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TOPEKA STATE JOURNAL, TUESDAY EVENING, AUGUST 28, 1900.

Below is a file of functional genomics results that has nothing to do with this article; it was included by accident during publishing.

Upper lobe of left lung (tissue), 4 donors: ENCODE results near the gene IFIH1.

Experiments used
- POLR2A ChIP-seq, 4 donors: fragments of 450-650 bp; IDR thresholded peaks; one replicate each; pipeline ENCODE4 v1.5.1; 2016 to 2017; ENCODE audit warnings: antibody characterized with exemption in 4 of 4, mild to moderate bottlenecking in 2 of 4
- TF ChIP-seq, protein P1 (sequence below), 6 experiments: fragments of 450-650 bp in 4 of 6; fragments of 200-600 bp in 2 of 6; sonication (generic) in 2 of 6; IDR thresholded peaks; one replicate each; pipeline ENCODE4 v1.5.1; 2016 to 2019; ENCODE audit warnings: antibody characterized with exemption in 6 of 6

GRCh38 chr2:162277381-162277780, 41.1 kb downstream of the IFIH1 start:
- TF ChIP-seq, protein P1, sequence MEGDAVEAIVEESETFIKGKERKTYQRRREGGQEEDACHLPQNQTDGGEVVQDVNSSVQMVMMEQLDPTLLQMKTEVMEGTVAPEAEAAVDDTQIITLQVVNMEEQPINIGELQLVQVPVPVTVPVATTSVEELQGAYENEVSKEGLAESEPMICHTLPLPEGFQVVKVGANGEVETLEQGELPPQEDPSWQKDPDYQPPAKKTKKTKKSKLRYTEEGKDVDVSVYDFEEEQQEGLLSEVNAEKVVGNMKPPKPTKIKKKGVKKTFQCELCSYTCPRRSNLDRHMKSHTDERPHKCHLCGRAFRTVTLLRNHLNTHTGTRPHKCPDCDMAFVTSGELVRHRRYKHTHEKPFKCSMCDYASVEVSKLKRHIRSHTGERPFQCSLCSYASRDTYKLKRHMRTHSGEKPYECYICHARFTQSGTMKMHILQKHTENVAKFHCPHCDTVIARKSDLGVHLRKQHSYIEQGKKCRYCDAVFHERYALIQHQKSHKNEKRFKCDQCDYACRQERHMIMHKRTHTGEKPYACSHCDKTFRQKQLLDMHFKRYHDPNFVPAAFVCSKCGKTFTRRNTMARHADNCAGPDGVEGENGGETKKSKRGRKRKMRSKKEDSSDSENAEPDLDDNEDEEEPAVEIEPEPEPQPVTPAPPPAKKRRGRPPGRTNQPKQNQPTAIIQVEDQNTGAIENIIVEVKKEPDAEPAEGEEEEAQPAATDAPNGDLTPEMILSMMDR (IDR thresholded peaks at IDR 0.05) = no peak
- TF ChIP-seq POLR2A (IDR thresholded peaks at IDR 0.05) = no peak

5 1 f iifkfii3iiL Hi lit 1ms? nil We have greatly increased our facilities for handling Coal at Topeka, and can furnish you anything you want Wa recommend the MOUNT CARHEL COAL CO.'S COALS. THE SOUTHWESTERN FUEL COMPANY, Tele. 771, 193, 14-4. 634 Kansas Aveaao. oooooooooooooooooo000 OOO-O IN CLOSE QUARTERS. Allies in Pekin May Need Reinforce ments. New York, Aug. 28. A dispatch to the Tribune from London says: The news of an attack on the Chinese force assembling at Nam Ten. outside Pekin, is anxiously awaited, according to a Japanese telegram from Taku. A combined detachment of Russian and Japanese cavalry was to have encoun tered this hosUle body on last Saturday. The Japanese are more successful than the rest of the combined contingent in getting through runners, probably be cause of their superior knowledge of the Chinese character and language but even General Yaroaguehi's message pub lished at Tokio yesterday was dispatch ed from Pekin as long ago as August 18. The Japanese general's telegram gives no hope of the capture of the imperial family and, indeed, it would seem that this cavalry force abandoned the chase on reaching the village of Mansan.where Us commander learned that the empress and the emperor, under General Ma's escort, had started for the west. The approach of nine thousand of the Shan Tung troops with fifteen guns to attack the line of communications in the rear of Pekin emphasizes the necessity of further reinforcements. These Shan Tung men are among the best of the European drilled soldiers in the Chinese service and have been carefully trained and organized under foreign instructors by the former governor. Yuan Shih Kai. They are armed with German Mausers and Krupp long range guns. With Pekin and its rabble to pacify and with these enemies to deal with out side, the allied commanders have none too many troops at their disposal. Pekin, moreover, is not a self-supporting town. It has always to be fed by conveys of rice from the souin and if these are stopped it is urgently necessary that no time should be lost in clearing the line and getting up supplies from the coast. The situation in the southern provinces is much complicated by the existence of undoubted revolutionary, as well as anti-foreign movements. The nineteen men executed by a viceroy are alleged to have belonged to tne reform party, which cherished the intention of rising against the provincial authorities and ultimately overthrowing the Manchu government and restoring Emperor Kwang Su to power. This movement is said to be widespread through the Yangtse region and to be encouraged fcy the agents of Rang Yu Wei's league. w hich is largely financed y ' reforming Chinese in Singapore, America and Aus tralia. It is believed also to be working In close association with the famous M. Kolahoaui and other secret societies. In fact, southern China is in a dis turbed and restless condition and further important developments are expected. DEWEY BY THE SEA. Admiral and His Wife Go to Narra gansett Pier For a Visit. Narragansett Pier, R. I., Aug. 28. Ad miral and Mrs. Dewey drove on beauti ful Ocean road this afternoon, the ob served of all observers. The admiral ar rived last night. He is in excellent health and spirits and this forenoon he, Mrs. Dewey and Mrs. Washington Mc Lean walked up and down the broad piazza of the McLean cottage enjoying the breeze. The admiral's visit is most timely, especially as the cottage element, which, no doubt, he will prefer to meet, will in a few weeks have the Pier to themselves. Much of the admiral and Mrs. Dewey's time will be spent in Newport. They have promised Perry Belmont and other fashionables to be present at several functions to be arranged in their honor. WIFE SHOWS PAS SION. Assaults Husband, Destroys Orchard and Burns the Barn. New Haven, Conn., Aug. 28. Mrs. Annie Reynolds,. 40 years old, the wife of a respectable farmer of Montowese, is held at police headquarters under bonds of 42.000 for assaulting her hus band, cutting down his orchard of pear and peach trees and setting fire to the barn, all as a result of an explosion of anger when her husband left the house. Mr. Reynolds objected at the break fast table to his wife's receiving the at tentions of several farmers of the neigh borhood and in a passion of anger his wife chased him out of the house with a shower of pots and dishes. Not con tent with this treatment of the question, Mrs. Reynolds followed up her victory with a raid on the premises and a gen eral assault on the property of her hus band. TWO W OMEN IN THE CASE. Police Theories Regarding the Hotel Vendome Tragedy. New York. Aug. 28. Harold S. Strid iron, of Chicago, who says he was shot ifiJ?,Jon f- Esson- f the same city, in the endome hotel in this city yesterday, was still alive and conscious today. Police Captain Burns,- in whose pre cinct the tragedy occurred, said today 'I am puzzled by the fact that the re volver was thrown to the street inas much as the ambulance surgeon says Epson's death was instantaneous " Stridiron made an additionai state ment today to the effect that Esson ask ed him Just before the first shot if he knew where his (Esson's) sweetheart Lily was, and when Stridiron replied that he did not. Esson called him a liar f u !en fired" The Police theory is 1i .?ei'eTar? two women in the case and that Esson was Jealous of Strid iron. MISS STRAUB ACQUITTED. Post Mistress Found Not Guilty of Using Pitchfork. 1?eCa!e Jpeht by William Mcin tosh against Nellie Straub, the bom. Iff" f Wanamaker. was tried Sis morning in the city court. Mcintosh accused the postmistress w th having stabbed his horte wnh McCabe decided after hearing the evi eaace that she was not guilty Best Coal -AT- LOVEST PRICES CKOQ00K00CK00 WOMAN'S LONG FIGIL. Stands on Sidewalk All Day With the Hope of Sleeting a Man Friend. New York, Aug. 28. Persons In the office buildings on Park Row had their curiosity aroused yesterday by a slim young woman who stood at the edge of -the sidewalk opposite Frankfort street all day. fahe wore a blue skirt, a white shirt waist, with a light blue tie, and a plain straw hat. She was first noticed standing there about S;30 o'clock in the morning. "When it was seen two hours later that she was still standing in the same place people be gan to talk about her. After that a rather close watch was kept upon her. Every now and then some one at a window would announce, ' She's still there," and up to 4:30 o'clock in the af ternoon she was not seen to move from the spot where she was standing in, the morning. During the day several per sons stopped and engaged her in con versation. One old woman in particu lar stood talking with her for half an hour. She answered every one reluct antly, but never changed her position. At 4:30 o'clock a correspondent spoke to her, telling her that people had seen her waiting all day and asked if he could be of any service to her. "Oh, no," she said smilingly; "I'm simply waiting for a friend of mine who works in a big factory in Frank fort street. Once before I waited for him here and met him at noon." "Did he expect you?" "Oh, no. He was just going to lunch and saw me stanidng' on the corner. I live in Brooklyn, you know," she con tinued, "and I came over today to look at the stores. At first I thought I might see him going to work. Then 1 thought he might come along at noon time, but he didn't. I had waited so long then that I concluded to wait until evening." "Are you not hungry and tired?" was asked. "No, indeed," she answered. "I had my lunch and I've been so interested watching the people that if I am tired I haven't noticed it." At 5 o'clock she had disappeared. No one could be found that had seen her go away. SH IRT WAIST MAN. May Irwin Comes to His Defense Coat is Superfluous. New York, Aug. 28. The heroic shirt waist man is the theme taken by Mary Irwin. She says: "The shirt waist man is a pioneer and a hero. He has the "spirit of '76.' He has rebelled against the tyranny of fashion and declared that every man has cer tain inalienable rights, among which are comfort, convenience, and the pur suit of happiness. "Men are Just beginning to find out what women discovered long ago that clothes are made for men, not men for clothes. Women have emancipated themselves, and now it is men's turn to fight for his liberty to dress accord ing to the weather. "It has always been a common mascu line conceit that women were the 'slaves of fashion." We women have listened meekly to this charge for years. Many of us have even been persuaded that It was a well founded accusation. Yet all the while we were altering the fashions whenever we pleased. We adopted man's dress whenever we thought it was su perior to ours. We ordered tailor-made suits. We bought men's hats, stuck feathers in them, and wore them every where. We took a fancy to men's collars, ties, and belts, and appropriated certain styles for our own use. "At present the shirt waist man is in the minority. If he can only hold out, like Conger in Pekin, until other men get sense enough to help him, he will soon have Dame Fashion herself on his side. CONNECTICUT'S CENSUS. An Estimate Based on Unofficial Data That Its People Number 880,000. Bridgeport, Aug. 28. Although Samuel A. Eddy of Canaan, supervisor of the census in Connecticut, has declined to make a statement relative to the total enumeration, it has been estimated by those familiar with the existing condi tions that the official count will disclose a total population of about 880,000 in Connecticut. This figure may be accept ed as a close approximation of the final result. The population of the state at the time of the last census in 1890 was 746,258, and a growth of 134,000 would demonstrate the fact that Connecticut is becoming a popular abiding place with homeseekera. S0USA CLOSES TOUR. Amsterdam Residents Give American Band Leader Silk Flag. Amsterdam. Aug. 28. Sousa's Euro pean tour closed last evening with a concert at the Palace of Industry before an audience of 5,000, including United States Minister Stanford Newell, United States Consul Frank D. Hill and the of ficers of the United States training ship Essex. Sousa received a cordial reception, and the pricipal soloists were repeatedly en cored. The citizens of Amsterdam have presented to Sousa a silk Netherlands flag. Today the band will leave for London, and will sail from Southampton next Saturday on the St. Louis. A Weak Stomach Is the cause of all disease. It makes im pure blood, and this enfeebles the heart, lungs, liver and kidneys. . Strengthen the digestive organs with Hostetter"s Stomach Bitters and your health will improve. Everyone needs it to keep the bowels from becoming clogged. -To those who have tried other remedies in vain, this will Pjove worth Its weight in gold. Our PRI VATE REVEUNE STAMP covers the neck of the bottle. There is Uostetter's Nothing n Stomach. "Just as Good." Bitters FROST IS PLEASED President of Kansas Exposition Company Talks. People Already Taking Interest In Project. WILL BOOM TILE STATE Interest In Kansas Will Be Re awakened. Several Sites Which Hare Been Suggested. John E. Frost, president of the Kansas Exposition company, sees success as the reward if the members of the company work together to Inaugurate the greatest feature Kansas has ever produced, the 1SHM semi-centennial celebration. Mr. Frost has always been one of the publia spirited men who has never missed an opportunity to advertise Kansas. He believes that the exposition will do more to advertise the state than anything that has ever been proposed or carried out. Mr. Frost was elected president of the company while in Galesburg, 111. He tele graphed his acceptance. While in Illinois he found the people already talking of the exposition by reason of the notices in the eastern newspapers. In speaking of the exposition Mr. Frost said: "I have been away a month, and I am now just getting my bearings. I accepted the presi dency with the assurance that not only every member of the board but that the leading people of Topeka. and the state will give their support and co-operation to the work. I believe the enterprise if carried to the complete success I hope it will attain will be productive of more good to the state than any other move that has been instituted for many years. "I know no reason why the exposition should not be equal to Omaha, and while it can not be expected to attain the mag nitude of the Chicago exposition or the proposed St. Louis exposition in 1903, I think it will have many points of excel lence equal to any of them. We have a very efficient board of directors, repre senting all parts of the state, and every member is taking hold In earnest, with the determination to make the enterprise a notable success. One of the measures taken by the board at the recent meeting was to provide for a vice president from every county. Each board of county com sloners in the state will be asked to lect the vice president from their county. This is an important matter, and will have immediate attention. "The two most important lines of work at present are the placing of the stock, which we desire to see well distributed over the state, and the giving of publicity to the enterprise within the state and out. This matter is in charge of a committee of publicity and promotion, of which F. I. Coburn, secretary of the state board of agriculture, is at the head. "As to the matter of a site for the ex position, it is too early to take definite action. It will be impracticable to decide this until after the meeting of the legis lature. Various sites have been suggest ed, such as Gage park and contiguous property, the fair grounds and land ad joining, the Keith tract, and Garfield park and adjacent property. I think any one would answer the purpose, but am rfVt prepared to say which is the best. In securing a site the prime motive will be to get the very best possible for exposi tion purposes. The Topeka street railway company is taking an interest in the pro ject, and the officers have promised their hearty support, and will run extensions to whatever site is selected. "During my recent visit in Chicago and Galesburg I found very much interest evinced in the move, which Illinois people learned from the newspapers, and I had innumerable promises of assistance from leading people. I think the manufactur ing and wholesale interests of Chicago will heartily espouse our cause and give us assistance in securing favorable action by congress when the time comes," FLOATS ON BAFT 750 MILES Thrilling Experience of a Chicago Woman in Alaska, Tacoma. Wash., Aug. 28. Mrs. Hewitt, wife of Dr. Hewitt, one of Chicago's weli known physicians, has had an exciting trio in Alaskan wilds. Alone she floated down the Koyukuk river a distance of 750 miles. Two years ago she left Chicago to Join her husband, who iiau gone to Nome. At Dawson she met Dr. Crothers, of Pitts burg, a friend of her husband, and with him arranged to go down the river on the ice. When they reached Fort Hamlin they heard of rich placer strikes at the head of Koyukuk and went there. While out with a dog team Mrs. Hewitt lost her way and spent the winter alone in a cabin. She shot moose and lived on meat. When the ice broke up she man aged, although worn to a skeleton, to make a raft. With a stock of moose meat she started down the river on a 750-mile triD. Once the raft hit a sand bar and she was thrown into the water. After 28 days she reached the Yukon river. hen she was picked up by a steamer which sighted her on the day after she reached the Yukon she tainted, late Nome ad vices sav the brave woman mav vet suc cumb to the hardships she endured. ANARCHIST DEPORTED Because He Is Considered an Undesir able Immigrant. New York, Aug. 28. The Italian Ouida who arrived in this country three weeks ago on the Kaiser Wilhelm II, in com pany with the alleged anarchist Marcesa, another Italian, was ordered excluded today on instructions from the treasury department. Ha will be deported to Europe. Marcesa's case has not been decided. Guida and Marcesa were sus pected of being anarchists when they arrived in this country and there were reports that Marcesa had come to kill President McKinley in accord with a plot hatched in Italy. The men have been detained on Ellis island. The board of special inquiry of the immigration bureau decided to hold Guida no longer as it was shown that he had no connection with Marcesa either in political or other manner. Be cause he was an undesirable immigrant and because he had come over as a stowaway and no one had paid his $10 fine it was decided to exclude and deport him from the country. Marcesa's case is still in abeyance. " RUSSIA SEEKS A LOAN. failing in the United States the Czar's Agent Turns to Germany. Bremen, Aug. 28. The Russian finan cial agent, M. von Rothenstein, who fail ed to place the desired Russian loan in the United States, is now negotiating with German bankers. Notwithstanding the present Germano-Ruseian friendship, however, the banks are disinclined to lend the money, for there appears to be some foundation to the rumor that Ger man money will be needed shortly for a national loan. It Is thought that France will finally agree to take up the loan and that the czar will reward France by Visiting the exposition. Red Cross to Assist India. New York,Aug.28. The American Na tional Red Cross announces that under the powers conferred upon it by the last congress it will at once begin - active work for the relief of those suffering from famine In India. Headquarters for this branch of relief work will be opened tomorrow in this city. SOCIAL A.ND PERSONAL. Miss Louise Kellam entertained a few friends informally last evening at her home on Western avenue. The guests spent a pleasant evening on the veran da, where vocal selections by the quar tette added to the enjoyment of the occasion. Watermelon was served later. Those present were: Misses Annie and Susie Herbst, Misa Kate Flieshman. Misa Anna Harrison, Miss Agnes Gun ther, Mrs. Bert Garvin, Mr. Phil Dailey, Mr. Clark Dailey, Mr. Roland Medll cott, Mr. Flieshman, Mr. Bert Oarvin, Mr. .Will Tinker and Mr. Kurta Kellam. Motes and Personal Mention. Mr. W. H. Rosslngton and daughter, Alice, returned Sunday from a trip around the lakes. They have been gone about three weeks. Miss Burkhard, who has been visit ing Miss Eleanor Smith, left Sunday for Washington, D. C. Mr. and Mrs. W. A. Pierce of Leaven . worth, were in town Sunday. Miss Mayme Kahr left Sunday for a two weeks visit in Washington and other eastern points. Mrs. A. C. Sherman leaves for Indi ana Wednesday, where she will visit three weeks with her mother in Wave land. Miss Marguerite Jacobs left Sunday for her home in Cincinnati, Ohio. She has been visiting her aunts, the Missea Kahr and Mrs. Gammack. Miss Carrie Godard returned Monday from Chatauqua, N. Y where she has been spending a few weeks. Mr. and Mrs. George F. Sharltt and daughters, Sue and Helen, return to morrorw noon from Block Island, R, I., where they have been spending the summer. Miss Virgie Mulvana returned last Friday from the east. She has been gone about two months. Mr. Guilford Dudley leaves today for the east. He will visit Washington and Atlantic City, and after spending a short time with his Bister in Philadel phia, will enter Yale university. Mr. and Mrs. W. T. Crosby are ex pected home today from New York. Mrs. John Wellhouse and nephew, William, left today for Wakarusha, where they will visit about two weeks-. Mrs. Will Weber and son, Casl, . left recently for Canon City, Colo., to spend the rest of the summer. Mr. Frank Clough of Kansas City, arrived Saturday to spend a few days with his mother and sister. Mr. and Mrs R. G. Boyd and daugh ter, Thelma, returned yesterday from Chicago. Mr. Charles Adams ia back from a two weeks visit in New York City. Mr. and Mrs. O'Neil, nee Misa Dolly Zimmerman, are the parents of a son. Misa Kthel Davies. well known in Trrnfka musical circles, returned last night from Boston, where she has been spending the summer. Mr.- Tom Clements has taken a posi tion In TnrtiflnanoliS. - Miss Lola McMahan gives a picnic at Rnrflpirl nark Thursday evening. The 'marriage of Miss Grace O'Neil and Mr. George Fisher of Leavenworth, both well known in Topeka, will take nlaco nn Sentember 5. Misa Eleanor Colcord and Miss Myrtle Dillon will entertain Thursday evening at the home or Misa coicora. ouu - more, , Mr- .Tames J. White and daughter, Kittle, left Sunday for a week's outing in Chicago. ,., . Mrs. Anna VanHart and children of Kansas City, have returned home after a. two weeks visit witn- mm x. a . Pankey of Topeka avenue. Miss Glenna Crocs is spending the day miih friends In Lea venworth. Mr. H. A. Auerbach returned today mrrx Miiu'siikpA nnil the lakes. Miss Susie Schniemayer left Friday for western Kansas and Coloraao wnere sne will spend the winter. Mr. Lindsay Peguea returned from St. Louis yesterday. Mr. and Mrs. M. S. Schlegel left Sun day for a three weeks' visit in Chicago. Mi. and Mrs. Harry F. Wililams ar the parents of a girl, bom at Manitou Monday. Mr. Louis F. Valentine of Clay Center is spending a few days with his parents on Polk street. Misa Marv E. Hollls returned yester day from Centervllle, Iowa, where she has been spending a tew aaya who jura. Margaret Evans. Miss Myrtle Keener returned yesterday from Valley Falls where she has been spending a few days with friends. Mr. and Mrs. James R. WTick arrived Sunday from Kansas City to visit Mrs. Wick's mother, Mrs. Ryan. Mr. Wick returned yesterday and Mrs. Wick will remain about a week longer. Mr. Earl Case left Friday for Chicago and the nortb.to be gone on a two week's vacation. Mr. T. S. Hen-en went to Chicago Sun day for a few weeks' trip. Miss Edith Van Dorp returned yester day from Kansas City where she has been visiting the past three weeks. Mrs. Geo. D. Walp and daughter Mar ion returned Saturday from Bushton, where they have been spending the past we"ek with relatives. Mrs. Fred Sumpton, of Sallna, who has been visiting Miss Putnam, goes to Kan sas City for a few days before returning to her home In Sallna. Mr. T. D. Harris has returned to hla home In Lampasas, Texas, after a short visit with his sister, Mrs. B. F. Pankey. Mr. R. S. Johnson, who spent last week in Kansas City and St. Joe, return ed yesterday. Mrs. Seherer C. Lee of St. Louis is visiting her mother, Mrs. C. C. Houston. Mr. Lee will join her in a few weeks. Miss Josephine Smith of Newton, who has been visiting Mrs. Grimes, returns home tomorrow. Mr. Arthur Godfrey, who has been spending the last two months in Omaha, has returned. Mr.Albert Watkins went to Sallna yes terday for a short visit. Miss Nell Blake spent Sunday in Junc tion City. Mrs. J. E. Mulary and son Emery, of Stansbury, Mo., are expected tomorrow to visit a few weeks with Mrs. J. E. ParkinKon, after which they will go to Buffalo. N. Y., to make their home. - Mr. C. A. C. Williams has returned from a three weeks' visit In Seneca. Mrs. M. C. Faxon and daughter Bess of Leavenworth, spent Monday in To peka. Miss Hagar left Sunday for Kansas City to spend a week. Mr. and Mrs. Grant Meade of Horton announce the birth of a daughter, born Sunday morning. Misses Dora and Vina Johnson left yesterday for Chicago. Story of a Slave. To be bound hand and foot for years by the chains of disease is the worst form of slavery. George D. Williams, of Man chester. Mich., says: "My wife has been so helpless for five years that she could not turn over in bed alone. After using two bottles of Electric Bitters she is won derfully improved and able to do her own work." This supreme remedy for female diseases quickly cures nervousness, sleep lessness, melancholy, headache, backache, fainting and dizzy spells. It is a godsend to weak, sickly, rundown people. Cure guaranteed. Only 60c Sold by A. T. Waggoner, druggist. ROCK ISLAND ROUTE. Denver, Colorado Springs and Pueblo, 919.00 for the Round Trip. Tickets on sale August 21, Sep tember 4 and 18, final return limit Oc tober 33. FRIENDSjSATTLE. Burton People Fall Out About State Senator. Develops That McKnight and Hessin Are For Burton. CONTEST IS BITTER. Much Feeling Being Displayed at Hearing. The Madden-Randolph Case ia Submitted. "I have -always been for Burton for senator and I'm for Burton now," This is the statement made by John E. Hessin of Manhattan, to a State Journal reporter today in the senate chamber, where the Hessin-McKnlght election contest Is being beard by the state election board. This declaration by Mr. Heasln places an entirely new phase upon this con test. The friends of Senator Baker have counted on Hessin as being one of their supporters, and Mr. Baker has been of the opinion that Hessin would support him. Owing to this belief by the Baker men the contest between Hessin and Mo Knight over the senatorial nomination has been regarded aa a Burton-Baker controversy, when, as a matter of fact. it is a quarrel between supporters of Mr. Burton for senator. It was reported in Topeka yesterday that Mr. Hessin was a supporter of Burton. When asked today for a veri float ion of the rumor, Mr. Hessin made the foregoing staptement, Attorney General Godard and State Auditor Cole are hearing this contest. George A. Clark, who by law, ia the third member of the board, is not tak ing part in the hearing of this contest- Mr. Clark lives in Geary county, which is a part of the senatorial district in volved, and as he was one of the man agers of Mr. McKnight's campaign, he felt disqualified to sit in Judgment over the controversy. The introduction of evidence was commenced yesterday afternoon and concluded today. There was quite a crowd of politicians from Wabaunsee, Riley and Geary counties present, being the partisans of the two candidates for senator. Mr. Hessin conducts a large part of his own case, assisted by R. J. Brock of Manhattan. W. 8. Roark of Junction City, represents Mr, Mc- Knight. The two men, Hessin and Roark, are keen lawyers and the conduct of the case by them leads to frequent clashes which form the most interesting rea ture of the hearing. As an example of this, Roark was examining a witness this forenoon when Hessin turned ana in an undertone addressed in conversa tion a man who was sitting near him. Roark stopped his questioning and said : "Shall we stop the evidence to sprinkle and salt this hearing with speeches?" Roark looked out over his glasses at Hessin who retorted: "I was talking to this man here; not to you. Go ahead with your examina tion." "Gentlemen." said the attorney gen eral who presides, "let us proceed as rapidly as possible." Hessin and Roark watched each other carefully and each lost no opportunity to pay attention and accept chances to jab the otner. The passages between the two men were all the more amusing because they did not manifest signs of anger, but Jabbed each other whenever the occa sion presented itself and went on with the business in hand as though nothing had occurred to mar the tranquility or the humor of the court. There were two conventions held at Junction City. By one McKnight was nominate, Mr. Hessin receiving the honor of the nomination in the other. Of course, each man alleges that the convention which named his opponent was illegal. To prove this each side had a large number of witnesses, a trunk full of affidavits and other evi dence. ... From this mass of evidence submitted by both sides of the opposing forces, the hoard is exDected to arrive at a conclu sion stating which was the regular con vention and which one or tne men is me legal nominee. The statute creating this board pro vides that there is no appeal from the decision of the board. Mr. Hessin is re n,rtH an n vine- that there is a method r-.f onnoal and that the case will go to the supreme court if theboard decides against him. MADDEN-RANDOLPH CONTEST. The board has under advisement the contest between Dennis Madden and Judge W. A. Randolph for the Demo cratic nomination for judge of the dis trict court of Lyon, Chase ana coney counties. Randolph claims to be the Democratic nominee; Madden disputes this claim aud says he is the nominee of the Democrats and also of the Populists. RandolDh lava no claim to tne popu list nomination but is making a hot flsht to retain his identity as the Demo cratic nominee. The Question hinges up on one point, which concerns the elec tion of one delegate to the Democratic convention. When the Democratic convention of Coffey county was in session a resolution was adopted authorizing tne cnairman to name the delegates to tne juaiciai convention which had not been called. Four delegates were named, but when the apportionment was made by the Ju dicial central committee five delegates were given to Coffey county. Thereupon the chairman, acting under authority ot the convention which had adjourned.flll ed the delegation by naming the fifth man. The county committee also named a man for the fifth place on the delegation claiming that the chairman of the con vention had no right to fill the place af ter the convention had adjourned. Affi davits from the man who made the mo tion and from numerous other persons were filed to prove that the convention authorized the chairman to name the delegation; that there, was no limit as to the time either before or after ad journment and that he was in fact em powered, at any time, present or future to name the fifth delegate. This fifth delegate caused all the trou ble too. The delegate named by the chairman of the convention was exclud ed from the judicial convention and thereafter the followers of Rondolph ad journed to another hall and nominated him. The Randolph convention with the contesting delegate appointed by the chairman of the convention in Coffey county had a majority. With the dele gate appointed by the called county com mittee the convention of Democrats which nominated Madden had the ma jority. From these incidents the trou ble arose. The politicians who have been watch ing the case today express the opinion Agetabk Preparationfor As -similating Hie Food andReg ula ting the Stomachs andBowBls of Promotes DigestionheerfuI nessandRest.Contains neither Cyium.Morplune nor Mineral. aotKarcotic. JbareafOUUk-SiMUELPtTWUl Mx.SmMi Aotw - " g- t r- -fr fwdm t A perfect Remedy for Cons tipa Tlon. Sour Stomach,Diarrhoea Worms .Convulsions .Feveri sh ness and Loss of Sleep. Facsimile Signature of new' york:. exact copy of vAPPEaJy jj EW Crawford Theatre Veronee-Falk Stock Tuesday Night, "PAWN TICKET aio. Wednesday Matinee, MAOQIE MITCHELL'S CELEBRATED PLAY, "FANCHON, THE CRICKET." Miss Lillian Mortimer as Cricket." Wednesday Night, "WICKED LONDON." At the last performance of " Wicked London" Mr. Geo. Mitchell, through severe illness, was unable to give a creditable performance. Therefore we will repeat " Wicked London " Wednesday night, in full detail and stage and scenio effects. that Randolph's name will go on the ticket as the Democratic nominee which will make a three-cornered fight in the three counties, with Madden and Ran dolph opposing Judge Buck, the Repub lican nominee. Under these circumstan ces Judge Buck is a sure winner, basing the result at the polls on the strength of the various parties recorded in each county during the past six or eight years. REAL ESTATE TRANSFERS. A. F. Faust and wife to Milton O. Faust, $600, southeast quarter of north west quarter 22-13-18. H. A. Klauer and wife to J. II. New man, $40, lots 1632 and 34 Eighth street. Rock Island addition. Calvin S. Shriver to Geo. H. Elliott, $1,100, lots 178 and 180 Fourth street, east. Crane's addition. - The State Trust Co. to P. B. Tinkham, $7,000, lot 54 Sixth avenue east. A. Raymond and wife to Peter Schoen- feldi $1,650, lots 201-3-6 and 7 Second street. Crane's addition. Ora A. Long to Laura P. Roudebush, $50, lots 1-3-5-7 and 9 Sarah Shuli's sub division. Kate Salgesser and husband to 3. Gel- ser, $1,025, lot 42 and north half 44 Taylor street, Watson's addition. Mary E. Petro and hUBband to J. C. Petro, $75, tract on Kansas avenue, North Topeka. Rollin Nichols and wife to J. C. Petro. $57. tract on Kansas avenue. North To peka, Harry L. Foster and wife to Calvin S. Shriver, Jl.lots 178 and 180 Fourth street. Crane's addition. Tax deed To B. F. Pankey, lots 114 to 140 inc., even, Holden avenue, Wil lard. Tax deed To Mrs. M. R. Norton, lota 2201-3 and 5 Fillmore street, Quinton Height's addition. Tax deed To A. Von Wolff, lots 777 and 79 West street, Steele's addition. Good Medicine For Children. "Through the months of June and July our baby waa teething and took a run ning oft of the bowels and sickness of the stomach," says O. P. M. Holliday, of Deming, Ind. "His bowels would move from five to eight times a day. I had a bottle of Chamberlain's Colic, Cholera and Diarrhoea Remedy in the house and gave him four drops in a teaspoonful of water and he got better at once." Sold by all druggists. Dying Like Flies. London, Aug. 28. "The present epidemic of cholera," says the Simla correspondent of the Daily Mail, "Is one of the worst outbreaks on record. The bubonicplague Is child's play compared with it. The na tives are dyinsr like flies, at the rate of 8.000 a week. The epidmle la undoubtedly due to the pollution of the scanty water supply during the famine." For Infaflts and Children. The Kind You Have Always Bought T il .Dears me & a: i Jr Yu IOIIIlUIU' Of In Use For Ovr Thirty Years TM IIHTWII COMPANY. NEW YOUK CITY. 5? SNAKE CURES VETERAN. Soldier Jumps at Sight of Reptile and Regains Use of Leg. Shamrock. Pa., Aug. 28. Solomon Helbert, an old soldier, who belonged to company I. Twenty-eighth Pennsylvania regiment, discovered a blacksnake more than seven feet long beside his chuir yesterday, and he is now rejoicing over it. He was wounded in his left leg while in battle and because of the dislocation of a KrmtH bone he has been unable to bend the limb since. But shocked by the presence of the reptile, he gave the crippled leg a sudden twist and the boue slipped back into its proper position. He now has free use of the leg. RAZOR ENDS QUARREL. Barber Stops Shaving a Customer and Slashes Bis Brother-ln-Law. Baltimore. Mi., Aug. 28. Mlchele Mus tille, 58 years old, and his brother-ln-ia w, Generoso Pansillo, 30 years of age, quar reled over a small debt at u Stiles street this afternoon. Pansillo, who was shav Ing a man at the time, rushed ut Mm--tille with the razor and disemboweled him, one cut being seven inches lonie. The Injured man is expected to die. Pansillo was arrested. The wolf in the fable put on sheep's clothing because if he traveled on his own reputation he couldn't accomplish his pur pose. Counterfeiters of DeWitt's Witch Hazel Salve couldn't sell their worthless salves on their merits, so they put them in boxes and wrappers like DeWitt's. Look out for them. Take only DeWitt's Witch Hasel Salve. It cures piles and all skin diseases. At all drugglsia. Descriptive Literature. The Frisco line has recently issued for free distribution a number of pamphlets containing carefully selected photo-engravings of scenery together with reli able and up-to-date Information con cerning the resources arid great possibil ities of the - country traversed by th Frisco line. Write for a copy of any of the following publications: "Feathers and Fins on the Frisco," "The Top of the Ozarks," "The Missouri and Arkan sas Farmer and Fruitman," 'Fruit Farming Along the Frisco," "Oklaho ma," "The Ozark Uplift," or the "Prise t Line Magazine." They can be obtained upon application to W. C. Melville. N. W. P. A., Kansas City, Ma Millions will be spent In politics this year. We can't keep the campaign going without money any more than we can keep the body vigorous without food. Dyspeptics used to starve themselves. Now Kodol Dyspepsia Cure digests what you eat and allows you to eat all the good food you want. It radically cures stom ach troubles. At all druggists. Scrofula, salt rheum, erysipelas and other distressing eruptive diseases yield quickly and permanently to the cleans ing, purifying power of Burdock Blood Bitters. I 0 v.v.u AW IF GO.